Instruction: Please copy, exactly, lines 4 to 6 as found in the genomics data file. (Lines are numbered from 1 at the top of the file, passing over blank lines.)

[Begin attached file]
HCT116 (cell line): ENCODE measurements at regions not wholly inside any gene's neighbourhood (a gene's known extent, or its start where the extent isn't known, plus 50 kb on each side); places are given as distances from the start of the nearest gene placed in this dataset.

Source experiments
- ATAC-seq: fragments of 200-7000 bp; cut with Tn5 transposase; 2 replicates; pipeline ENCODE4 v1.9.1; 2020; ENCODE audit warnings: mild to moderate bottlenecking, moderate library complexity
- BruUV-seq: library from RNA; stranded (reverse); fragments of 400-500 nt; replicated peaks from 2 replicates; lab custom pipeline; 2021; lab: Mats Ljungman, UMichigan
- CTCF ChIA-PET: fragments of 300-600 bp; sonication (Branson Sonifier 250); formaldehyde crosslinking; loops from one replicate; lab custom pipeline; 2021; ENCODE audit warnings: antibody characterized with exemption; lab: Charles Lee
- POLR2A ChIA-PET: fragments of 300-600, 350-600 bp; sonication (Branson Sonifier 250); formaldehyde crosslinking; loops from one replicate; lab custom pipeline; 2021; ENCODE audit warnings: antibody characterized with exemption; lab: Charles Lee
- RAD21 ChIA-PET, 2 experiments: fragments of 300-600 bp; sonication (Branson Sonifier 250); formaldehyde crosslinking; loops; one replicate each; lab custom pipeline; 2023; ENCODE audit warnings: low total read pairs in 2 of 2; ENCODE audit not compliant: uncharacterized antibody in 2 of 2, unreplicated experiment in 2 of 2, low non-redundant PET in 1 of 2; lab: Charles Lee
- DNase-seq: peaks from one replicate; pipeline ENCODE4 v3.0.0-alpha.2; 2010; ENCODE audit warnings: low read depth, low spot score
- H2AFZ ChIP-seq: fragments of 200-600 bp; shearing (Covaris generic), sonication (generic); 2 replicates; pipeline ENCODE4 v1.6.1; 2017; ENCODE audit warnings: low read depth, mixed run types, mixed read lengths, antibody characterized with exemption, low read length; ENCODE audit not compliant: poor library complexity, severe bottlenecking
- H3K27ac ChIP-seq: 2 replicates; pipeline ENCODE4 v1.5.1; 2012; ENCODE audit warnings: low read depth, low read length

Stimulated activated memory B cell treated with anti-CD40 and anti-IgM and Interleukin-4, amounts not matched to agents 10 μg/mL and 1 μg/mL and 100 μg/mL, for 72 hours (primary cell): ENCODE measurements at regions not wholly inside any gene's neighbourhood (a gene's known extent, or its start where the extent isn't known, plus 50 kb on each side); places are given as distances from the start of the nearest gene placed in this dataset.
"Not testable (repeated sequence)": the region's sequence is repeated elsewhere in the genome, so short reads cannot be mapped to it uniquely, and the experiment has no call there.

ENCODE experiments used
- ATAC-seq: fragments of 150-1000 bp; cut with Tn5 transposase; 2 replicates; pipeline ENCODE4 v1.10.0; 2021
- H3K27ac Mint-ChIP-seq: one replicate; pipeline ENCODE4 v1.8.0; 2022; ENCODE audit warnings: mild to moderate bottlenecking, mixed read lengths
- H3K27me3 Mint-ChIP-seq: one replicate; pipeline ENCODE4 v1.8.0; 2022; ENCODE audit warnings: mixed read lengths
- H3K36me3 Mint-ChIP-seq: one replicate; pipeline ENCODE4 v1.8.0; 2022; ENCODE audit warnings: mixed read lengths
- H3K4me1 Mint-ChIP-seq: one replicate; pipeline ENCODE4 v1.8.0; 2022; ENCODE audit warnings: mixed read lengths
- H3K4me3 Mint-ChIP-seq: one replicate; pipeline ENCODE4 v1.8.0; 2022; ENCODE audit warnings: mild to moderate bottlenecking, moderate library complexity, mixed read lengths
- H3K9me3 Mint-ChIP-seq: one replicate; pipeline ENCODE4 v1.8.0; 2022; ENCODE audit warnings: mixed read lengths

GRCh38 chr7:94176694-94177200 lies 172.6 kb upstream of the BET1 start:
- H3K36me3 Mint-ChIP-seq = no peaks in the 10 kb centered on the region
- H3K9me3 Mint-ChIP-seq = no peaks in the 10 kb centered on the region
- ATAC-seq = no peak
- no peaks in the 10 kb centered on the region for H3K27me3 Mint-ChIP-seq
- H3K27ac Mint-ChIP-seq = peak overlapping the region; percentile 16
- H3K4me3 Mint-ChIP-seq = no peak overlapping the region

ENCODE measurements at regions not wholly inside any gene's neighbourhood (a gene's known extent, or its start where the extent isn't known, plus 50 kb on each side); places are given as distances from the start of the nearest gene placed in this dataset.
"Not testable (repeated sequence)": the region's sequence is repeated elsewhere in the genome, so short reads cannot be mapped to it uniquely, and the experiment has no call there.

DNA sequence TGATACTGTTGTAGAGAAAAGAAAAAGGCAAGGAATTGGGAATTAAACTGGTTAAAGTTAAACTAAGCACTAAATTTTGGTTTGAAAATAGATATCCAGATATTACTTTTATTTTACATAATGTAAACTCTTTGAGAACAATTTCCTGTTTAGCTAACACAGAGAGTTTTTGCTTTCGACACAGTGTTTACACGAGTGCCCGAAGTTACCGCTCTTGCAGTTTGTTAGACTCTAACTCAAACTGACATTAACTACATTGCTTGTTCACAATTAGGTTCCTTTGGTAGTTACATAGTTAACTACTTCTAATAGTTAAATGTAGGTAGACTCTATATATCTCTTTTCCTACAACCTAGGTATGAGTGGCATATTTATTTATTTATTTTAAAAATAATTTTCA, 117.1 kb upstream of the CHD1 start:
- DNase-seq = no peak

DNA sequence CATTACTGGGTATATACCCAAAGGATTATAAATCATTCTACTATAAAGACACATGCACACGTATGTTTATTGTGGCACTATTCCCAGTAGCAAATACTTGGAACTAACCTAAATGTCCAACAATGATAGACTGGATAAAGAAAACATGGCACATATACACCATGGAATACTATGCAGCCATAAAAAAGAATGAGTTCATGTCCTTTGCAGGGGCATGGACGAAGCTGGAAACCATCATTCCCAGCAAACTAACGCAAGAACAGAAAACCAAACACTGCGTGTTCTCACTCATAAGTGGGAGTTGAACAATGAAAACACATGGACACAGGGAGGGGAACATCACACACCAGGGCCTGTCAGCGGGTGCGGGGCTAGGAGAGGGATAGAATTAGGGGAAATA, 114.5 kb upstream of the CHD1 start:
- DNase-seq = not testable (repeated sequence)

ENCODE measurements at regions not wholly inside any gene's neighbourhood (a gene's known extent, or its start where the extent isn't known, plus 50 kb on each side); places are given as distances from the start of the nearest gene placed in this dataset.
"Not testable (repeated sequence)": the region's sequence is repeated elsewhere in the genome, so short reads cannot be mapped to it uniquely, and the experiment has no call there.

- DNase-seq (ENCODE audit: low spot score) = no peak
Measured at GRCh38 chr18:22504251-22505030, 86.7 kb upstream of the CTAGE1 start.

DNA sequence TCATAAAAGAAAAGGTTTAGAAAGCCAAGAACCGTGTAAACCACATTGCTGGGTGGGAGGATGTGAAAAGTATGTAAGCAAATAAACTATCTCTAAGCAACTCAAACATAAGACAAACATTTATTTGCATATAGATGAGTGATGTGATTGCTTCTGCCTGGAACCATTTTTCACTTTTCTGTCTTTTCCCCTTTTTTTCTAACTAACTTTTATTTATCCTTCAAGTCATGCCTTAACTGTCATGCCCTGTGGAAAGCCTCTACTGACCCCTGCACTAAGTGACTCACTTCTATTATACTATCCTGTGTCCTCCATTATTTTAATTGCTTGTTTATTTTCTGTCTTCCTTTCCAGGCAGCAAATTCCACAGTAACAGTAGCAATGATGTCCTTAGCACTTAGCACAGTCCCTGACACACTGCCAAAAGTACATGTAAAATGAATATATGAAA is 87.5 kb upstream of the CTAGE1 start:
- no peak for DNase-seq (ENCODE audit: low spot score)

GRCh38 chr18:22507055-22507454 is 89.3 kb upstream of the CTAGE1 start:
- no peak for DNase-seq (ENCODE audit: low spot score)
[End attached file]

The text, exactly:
- BruUV-seq: library from RNA; stranded (reverse); fragments of 400-500 nt; replicated peaks from 2 replicates; lab custom pipeline; 2021; lab: Mats Ljungman, UMichigan
- CTCF ChIA-PET: fragments of 300-600 bp; sonication (Branson Sonifier 250); formaldehyde crosslinking; loops from one replicate; lab custom pipeline; 2021; ENCODE audit warnings: antibody characterized with exemption; lab: Charles Lee
- POLR2A ChIA-PET: fragments of 300-600, 350-600 bp; sonication (Branson Sonifier 250); formaldehyde crosslinking; loops from one replicate; lab custom pipeline; 2021; ENCODE audit warnings: antibody characterized with exemption; lab: Charles Lee